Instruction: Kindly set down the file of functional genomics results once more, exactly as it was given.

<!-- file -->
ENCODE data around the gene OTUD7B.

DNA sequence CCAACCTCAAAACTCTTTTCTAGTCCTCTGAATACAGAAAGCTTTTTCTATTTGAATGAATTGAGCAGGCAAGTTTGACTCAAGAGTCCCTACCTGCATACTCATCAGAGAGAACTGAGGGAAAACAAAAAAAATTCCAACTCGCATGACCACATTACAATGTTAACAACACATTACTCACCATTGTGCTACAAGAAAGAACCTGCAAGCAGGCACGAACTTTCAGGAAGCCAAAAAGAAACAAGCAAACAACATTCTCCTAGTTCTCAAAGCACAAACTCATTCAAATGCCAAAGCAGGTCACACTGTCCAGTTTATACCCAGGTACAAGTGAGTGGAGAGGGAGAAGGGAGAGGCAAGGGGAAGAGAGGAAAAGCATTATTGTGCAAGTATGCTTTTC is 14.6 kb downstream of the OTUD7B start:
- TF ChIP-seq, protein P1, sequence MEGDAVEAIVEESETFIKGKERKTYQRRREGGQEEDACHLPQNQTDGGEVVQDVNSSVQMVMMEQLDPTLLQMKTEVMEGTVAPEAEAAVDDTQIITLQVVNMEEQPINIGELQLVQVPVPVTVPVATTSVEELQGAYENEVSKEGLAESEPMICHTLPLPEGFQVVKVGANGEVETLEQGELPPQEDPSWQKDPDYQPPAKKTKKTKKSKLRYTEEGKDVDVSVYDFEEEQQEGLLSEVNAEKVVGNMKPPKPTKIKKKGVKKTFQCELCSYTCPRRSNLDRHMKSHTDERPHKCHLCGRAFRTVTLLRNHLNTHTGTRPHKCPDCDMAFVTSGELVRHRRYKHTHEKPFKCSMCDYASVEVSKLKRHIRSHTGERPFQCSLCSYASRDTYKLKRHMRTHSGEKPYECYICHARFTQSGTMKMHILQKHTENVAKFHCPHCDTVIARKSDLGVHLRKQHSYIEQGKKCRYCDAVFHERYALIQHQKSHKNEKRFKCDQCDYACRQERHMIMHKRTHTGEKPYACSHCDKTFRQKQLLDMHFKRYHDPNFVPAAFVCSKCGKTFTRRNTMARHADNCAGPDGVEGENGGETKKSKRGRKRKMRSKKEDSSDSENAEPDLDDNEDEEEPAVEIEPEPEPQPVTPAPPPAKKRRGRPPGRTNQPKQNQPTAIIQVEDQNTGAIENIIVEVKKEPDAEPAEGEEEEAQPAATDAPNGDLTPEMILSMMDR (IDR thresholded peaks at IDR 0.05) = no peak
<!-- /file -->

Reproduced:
ENCODE data around the gene OTUD7B.

DNA sequence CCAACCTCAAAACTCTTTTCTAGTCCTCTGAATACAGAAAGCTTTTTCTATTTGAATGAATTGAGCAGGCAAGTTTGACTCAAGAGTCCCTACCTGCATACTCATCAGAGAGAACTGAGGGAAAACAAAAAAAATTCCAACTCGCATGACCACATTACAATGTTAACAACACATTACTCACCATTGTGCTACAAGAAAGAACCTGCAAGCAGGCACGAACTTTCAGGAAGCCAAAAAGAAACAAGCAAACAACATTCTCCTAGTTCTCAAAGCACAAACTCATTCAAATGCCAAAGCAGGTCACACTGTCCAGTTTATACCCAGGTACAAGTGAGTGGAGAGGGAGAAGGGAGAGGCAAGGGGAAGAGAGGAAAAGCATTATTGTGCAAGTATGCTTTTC is 14.6 kb downstream of the OTUD7B start:
- TF ChIP-seq, protein P1, sequence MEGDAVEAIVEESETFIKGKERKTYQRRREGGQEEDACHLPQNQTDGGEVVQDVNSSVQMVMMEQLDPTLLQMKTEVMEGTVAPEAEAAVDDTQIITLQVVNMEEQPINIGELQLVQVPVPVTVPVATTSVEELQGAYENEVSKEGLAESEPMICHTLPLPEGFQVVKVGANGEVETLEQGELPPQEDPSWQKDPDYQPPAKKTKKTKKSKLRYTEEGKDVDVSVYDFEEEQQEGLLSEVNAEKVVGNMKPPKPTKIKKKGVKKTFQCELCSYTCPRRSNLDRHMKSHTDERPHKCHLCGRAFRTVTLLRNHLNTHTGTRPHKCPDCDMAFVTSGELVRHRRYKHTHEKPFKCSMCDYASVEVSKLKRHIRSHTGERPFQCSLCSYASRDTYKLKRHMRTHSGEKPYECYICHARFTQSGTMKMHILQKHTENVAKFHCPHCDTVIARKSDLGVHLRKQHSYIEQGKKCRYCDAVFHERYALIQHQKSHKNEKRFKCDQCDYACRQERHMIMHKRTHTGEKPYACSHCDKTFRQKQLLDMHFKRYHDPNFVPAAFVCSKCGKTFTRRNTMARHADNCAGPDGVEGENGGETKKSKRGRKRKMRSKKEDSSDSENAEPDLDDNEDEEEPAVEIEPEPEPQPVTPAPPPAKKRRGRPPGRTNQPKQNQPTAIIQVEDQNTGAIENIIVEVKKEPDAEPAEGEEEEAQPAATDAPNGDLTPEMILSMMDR (IDR thresholded peaks at IDR 0.05) = no peak